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Corruption in Sudan’s telecoms sector exposed in new report

October 4 - 2017 KHARTOUM
A mobile phone shop in Khartoum (File photo: Reuters)
A mobile phone shop in Khartoum (File photo: Reuters)

The Sudan Democracy First Group has sharply criticised the “deliberate secrecy, lack of transparency, and steady increase in taxes” in a report on corruption in the telecommunications sector in Sudan.

In an interview with Radio Dabanga on Monday, Ammar Gasem Hamouda, the author of the report entitled Beyond Coverage, Corruption and Lack of Transparency in the Telecommunications Sector in Sudan which was prepared by a group of experts, cited the increase in VAT from 10% in 1999 to 30% in 2012 and pointed out that there is a proposal to raise it to 35%.

The report pointed to the widespread political and security interference in the telecommunications sector, despite the fact that its decisions are given a veneer of legality.

It asserts that “companies operating in the telecommunications sector protect themselves with the presence of influential figures from the President's family in their boards.” and accused the authorities of “manipulating public funds, violating citizens' freedoms, and spying on them”.

Hamouda said the government views the telecommunications sector as the main resource for the state treasury by imposing indirect taxes on the citizens.

The report pointed to “strong corruption networks organically interconnected with each other”.

Hamouda says the report directs a message to foreign investors to recognise the rights of citizens and what the situation could lead to in the event of political change.

Workers’ rights

The report accused telecommunications companies of absenting the voice of workers and their rights to form free workers’ unions and committing abuses of their rights.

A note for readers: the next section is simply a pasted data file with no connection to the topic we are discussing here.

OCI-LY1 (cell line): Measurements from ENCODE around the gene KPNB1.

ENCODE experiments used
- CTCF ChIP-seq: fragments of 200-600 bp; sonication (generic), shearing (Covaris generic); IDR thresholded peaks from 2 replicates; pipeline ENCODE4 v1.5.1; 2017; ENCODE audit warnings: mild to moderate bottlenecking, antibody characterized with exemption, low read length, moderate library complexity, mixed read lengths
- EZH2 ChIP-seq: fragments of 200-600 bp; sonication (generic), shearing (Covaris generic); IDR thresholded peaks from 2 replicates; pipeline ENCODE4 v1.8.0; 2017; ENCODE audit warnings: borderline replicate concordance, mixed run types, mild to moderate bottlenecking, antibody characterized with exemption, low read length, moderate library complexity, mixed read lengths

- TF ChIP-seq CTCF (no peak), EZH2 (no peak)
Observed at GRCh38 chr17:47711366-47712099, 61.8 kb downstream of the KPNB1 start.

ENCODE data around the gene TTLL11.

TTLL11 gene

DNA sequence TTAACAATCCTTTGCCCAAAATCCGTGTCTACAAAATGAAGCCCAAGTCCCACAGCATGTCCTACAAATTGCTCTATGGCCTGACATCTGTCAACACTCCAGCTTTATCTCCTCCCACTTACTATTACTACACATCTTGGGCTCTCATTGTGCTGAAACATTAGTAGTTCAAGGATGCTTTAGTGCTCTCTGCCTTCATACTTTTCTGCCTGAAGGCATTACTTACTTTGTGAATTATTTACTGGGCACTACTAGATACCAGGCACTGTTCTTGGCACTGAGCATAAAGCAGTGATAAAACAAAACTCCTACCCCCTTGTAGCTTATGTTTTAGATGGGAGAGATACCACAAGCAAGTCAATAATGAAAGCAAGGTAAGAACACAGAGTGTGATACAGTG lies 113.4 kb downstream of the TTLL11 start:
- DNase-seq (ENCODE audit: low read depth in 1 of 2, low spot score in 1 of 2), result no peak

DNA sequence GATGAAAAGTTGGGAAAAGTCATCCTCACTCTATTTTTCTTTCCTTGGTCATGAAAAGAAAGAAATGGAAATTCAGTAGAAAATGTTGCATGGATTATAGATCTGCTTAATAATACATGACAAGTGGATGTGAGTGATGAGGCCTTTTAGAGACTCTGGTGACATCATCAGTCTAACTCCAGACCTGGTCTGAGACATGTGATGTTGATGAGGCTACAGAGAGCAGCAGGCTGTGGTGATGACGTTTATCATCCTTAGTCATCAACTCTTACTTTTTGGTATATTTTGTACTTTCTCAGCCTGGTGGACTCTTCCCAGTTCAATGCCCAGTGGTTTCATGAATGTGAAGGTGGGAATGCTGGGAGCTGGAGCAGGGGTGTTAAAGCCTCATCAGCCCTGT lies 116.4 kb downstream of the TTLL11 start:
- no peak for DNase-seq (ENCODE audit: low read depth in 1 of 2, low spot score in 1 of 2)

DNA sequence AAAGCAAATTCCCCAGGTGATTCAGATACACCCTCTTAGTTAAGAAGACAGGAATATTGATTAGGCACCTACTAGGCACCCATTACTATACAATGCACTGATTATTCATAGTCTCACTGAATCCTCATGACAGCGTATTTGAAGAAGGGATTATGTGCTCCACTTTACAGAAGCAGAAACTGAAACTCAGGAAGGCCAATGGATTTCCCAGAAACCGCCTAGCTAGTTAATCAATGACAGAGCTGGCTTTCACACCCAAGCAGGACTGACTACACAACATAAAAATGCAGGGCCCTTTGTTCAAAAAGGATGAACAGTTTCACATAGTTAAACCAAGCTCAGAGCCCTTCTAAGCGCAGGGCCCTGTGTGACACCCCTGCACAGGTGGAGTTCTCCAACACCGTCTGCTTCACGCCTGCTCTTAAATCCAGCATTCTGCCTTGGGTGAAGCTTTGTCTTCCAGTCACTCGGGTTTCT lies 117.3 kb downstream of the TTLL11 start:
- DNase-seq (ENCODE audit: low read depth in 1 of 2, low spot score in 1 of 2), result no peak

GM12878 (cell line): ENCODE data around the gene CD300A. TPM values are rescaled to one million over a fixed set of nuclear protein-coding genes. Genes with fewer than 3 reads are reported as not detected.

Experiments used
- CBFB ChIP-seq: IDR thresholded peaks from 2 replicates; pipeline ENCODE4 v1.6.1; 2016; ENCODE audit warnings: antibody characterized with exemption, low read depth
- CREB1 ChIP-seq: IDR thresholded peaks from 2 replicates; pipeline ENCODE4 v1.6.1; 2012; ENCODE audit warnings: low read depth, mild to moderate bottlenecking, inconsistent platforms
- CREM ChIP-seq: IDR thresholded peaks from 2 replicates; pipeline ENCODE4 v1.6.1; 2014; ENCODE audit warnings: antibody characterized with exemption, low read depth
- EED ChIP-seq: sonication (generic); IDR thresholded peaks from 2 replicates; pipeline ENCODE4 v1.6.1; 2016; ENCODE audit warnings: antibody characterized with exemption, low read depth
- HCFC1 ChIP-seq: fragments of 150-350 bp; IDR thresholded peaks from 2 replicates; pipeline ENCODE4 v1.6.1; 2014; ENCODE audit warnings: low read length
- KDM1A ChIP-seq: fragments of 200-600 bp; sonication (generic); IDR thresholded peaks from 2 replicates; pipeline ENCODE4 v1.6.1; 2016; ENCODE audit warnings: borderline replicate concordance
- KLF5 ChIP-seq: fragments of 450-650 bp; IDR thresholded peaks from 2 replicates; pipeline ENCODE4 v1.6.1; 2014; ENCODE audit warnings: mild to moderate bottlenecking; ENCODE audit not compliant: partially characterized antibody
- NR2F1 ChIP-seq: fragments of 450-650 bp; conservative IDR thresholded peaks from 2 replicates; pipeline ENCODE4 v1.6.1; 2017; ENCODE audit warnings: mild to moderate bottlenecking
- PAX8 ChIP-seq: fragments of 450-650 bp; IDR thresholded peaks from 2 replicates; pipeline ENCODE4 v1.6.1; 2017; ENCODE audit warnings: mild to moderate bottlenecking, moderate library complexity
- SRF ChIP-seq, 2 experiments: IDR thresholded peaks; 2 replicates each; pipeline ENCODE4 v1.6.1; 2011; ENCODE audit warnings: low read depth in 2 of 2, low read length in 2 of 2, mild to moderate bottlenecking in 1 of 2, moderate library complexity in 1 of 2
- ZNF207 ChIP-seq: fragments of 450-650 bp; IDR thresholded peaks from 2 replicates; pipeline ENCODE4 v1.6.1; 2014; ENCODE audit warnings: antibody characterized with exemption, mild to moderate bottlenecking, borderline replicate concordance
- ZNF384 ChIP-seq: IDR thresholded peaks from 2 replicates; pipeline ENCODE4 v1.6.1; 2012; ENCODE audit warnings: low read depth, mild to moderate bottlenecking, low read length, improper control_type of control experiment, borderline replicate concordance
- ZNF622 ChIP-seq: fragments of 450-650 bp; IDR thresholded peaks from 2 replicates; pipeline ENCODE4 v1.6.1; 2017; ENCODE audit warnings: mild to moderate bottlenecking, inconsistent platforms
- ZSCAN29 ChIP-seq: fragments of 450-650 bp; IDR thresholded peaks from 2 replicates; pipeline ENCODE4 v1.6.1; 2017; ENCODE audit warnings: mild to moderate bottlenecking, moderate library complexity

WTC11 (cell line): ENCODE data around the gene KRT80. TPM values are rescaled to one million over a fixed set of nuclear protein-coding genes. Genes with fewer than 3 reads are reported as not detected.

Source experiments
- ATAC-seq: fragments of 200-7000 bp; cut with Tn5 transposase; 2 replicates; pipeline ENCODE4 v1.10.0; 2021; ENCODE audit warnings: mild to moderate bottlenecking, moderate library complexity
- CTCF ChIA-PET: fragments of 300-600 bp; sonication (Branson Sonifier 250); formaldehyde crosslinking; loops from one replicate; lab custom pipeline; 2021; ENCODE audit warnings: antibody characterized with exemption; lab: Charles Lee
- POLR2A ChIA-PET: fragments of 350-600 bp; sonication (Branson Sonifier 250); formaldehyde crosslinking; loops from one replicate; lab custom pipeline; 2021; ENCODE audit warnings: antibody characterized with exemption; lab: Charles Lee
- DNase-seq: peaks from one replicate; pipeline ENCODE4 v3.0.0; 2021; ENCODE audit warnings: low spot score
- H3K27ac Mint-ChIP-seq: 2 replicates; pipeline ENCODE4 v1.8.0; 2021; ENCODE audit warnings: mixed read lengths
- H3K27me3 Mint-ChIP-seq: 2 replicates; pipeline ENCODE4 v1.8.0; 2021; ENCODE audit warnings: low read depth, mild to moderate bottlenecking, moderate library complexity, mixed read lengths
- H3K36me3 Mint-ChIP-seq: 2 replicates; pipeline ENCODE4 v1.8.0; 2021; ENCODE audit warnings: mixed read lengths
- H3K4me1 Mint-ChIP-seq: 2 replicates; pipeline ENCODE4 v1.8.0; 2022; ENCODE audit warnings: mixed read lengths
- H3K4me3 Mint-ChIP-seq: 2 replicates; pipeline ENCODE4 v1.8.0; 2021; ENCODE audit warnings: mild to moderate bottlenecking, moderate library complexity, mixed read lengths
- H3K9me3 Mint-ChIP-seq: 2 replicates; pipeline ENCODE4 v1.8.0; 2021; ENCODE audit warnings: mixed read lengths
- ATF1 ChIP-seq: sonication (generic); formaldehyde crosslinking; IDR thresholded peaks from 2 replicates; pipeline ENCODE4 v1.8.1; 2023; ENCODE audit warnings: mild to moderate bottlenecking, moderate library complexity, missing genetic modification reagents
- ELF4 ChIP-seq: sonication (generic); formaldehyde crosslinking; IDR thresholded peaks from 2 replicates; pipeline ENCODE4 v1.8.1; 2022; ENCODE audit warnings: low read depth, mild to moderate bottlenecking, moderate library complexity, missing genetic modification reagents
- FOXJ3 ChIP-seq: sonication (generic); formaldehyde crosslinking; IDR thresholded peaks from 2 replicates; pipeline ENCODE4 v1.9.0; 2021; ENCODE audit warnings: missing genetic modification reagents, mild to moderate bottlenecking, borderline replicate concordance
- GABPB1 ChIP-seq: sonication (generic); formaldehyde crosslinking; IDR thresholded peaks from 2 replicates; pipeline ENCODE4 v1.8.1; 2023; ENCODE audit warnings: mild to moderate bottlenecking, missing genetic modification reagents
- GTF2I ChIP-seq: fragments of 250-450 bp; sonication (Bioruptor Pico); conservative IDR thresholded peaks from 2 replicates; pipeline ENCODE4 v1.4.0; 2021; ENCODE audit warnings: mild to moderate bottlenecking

It considered the adoption of the revenues instead of profits tax in the telecommunications sector as a recognition of manipulation of financial reports for tax evasion.

The report accused the government of “transferring public property to government followers at the lowest prices”.

In his recommendations, Hamouda, told Radio Dabanga that the fight against corruption in the telecommunications sector comes only through political change and the democratic alternative.

Fight against corruption

He pointed out that the report called for wise management of the telecommunications sector and called on the National Telecommunications Corporation to stand on the side of citizens to ensure that they get better service.

He also called on the Corporation that companies be required to share the infrastructure of the telecommunications sector in order to reduce costs that increase the cost of calls.

He called on the Corporation to protect citizens from fraudulent crimes by raising awareness about security risks.

‘Calls monitored’

MP Kamal Omar of the leadership of the Popular Congress Party, accused ‘known entities’ of monitoring the calls of politicians.

Omar called on the Sudanese people to sue the National Telecommunications Corporation for linking their data sim card with the national number which he considered as “infringing on the freedom of people, restrictions, and the Constitution without legal basis”.

He pointed that the constitution guarantees people’s freedom of communication and protects their privacy.

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